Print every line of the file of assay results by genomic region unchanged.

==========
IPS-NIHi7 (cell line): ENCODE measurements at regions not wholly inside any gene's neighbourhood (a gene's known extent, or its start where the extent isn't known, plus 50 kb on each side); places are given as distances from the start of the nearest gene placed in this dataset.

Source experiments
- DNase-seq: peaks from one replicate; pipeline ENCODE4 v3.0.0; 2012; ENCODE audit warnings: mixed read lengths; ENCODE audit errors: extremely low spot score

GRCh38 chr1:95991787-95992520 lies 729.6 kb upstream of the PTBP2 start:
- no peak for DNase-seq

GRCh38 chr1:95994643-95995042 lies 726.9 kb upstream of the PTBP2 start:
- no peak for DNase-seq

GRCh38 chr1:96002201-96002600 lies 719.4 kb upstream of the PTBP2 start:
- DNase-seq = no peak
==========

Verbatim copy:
IPS-NIHi7 (cell line): ENCODE measurements at regions not wholly inside any gene's neighbourhood (a gene's known extent, or its start where the extent isn't known, plus 50 kb on each side); places are given as distances from the start of the nearest gene placed in this dataset.

Source experiments
- DNase-seq: peaks from one replicate; pipeline ENCODE4 v3.0.0; 2012; ENCODE audit warnings: mixed read lengths; ENCODE audit errors: extremely low spot score

GRCh38 chr1:95991787-95992520 lies 729.6 kb upstream of the PTBP2 start:
- no peak for DNase-seq

GRCh38 chr1:95994643-95995042 lies 726.9 kb upstream of the PTBP2 start:
- no peak for DNase-seq

GRCh38 chr1:96002201-96002600 lies 719.4 kb upstream of the PTBP2 start:
- DNase-seq = no peak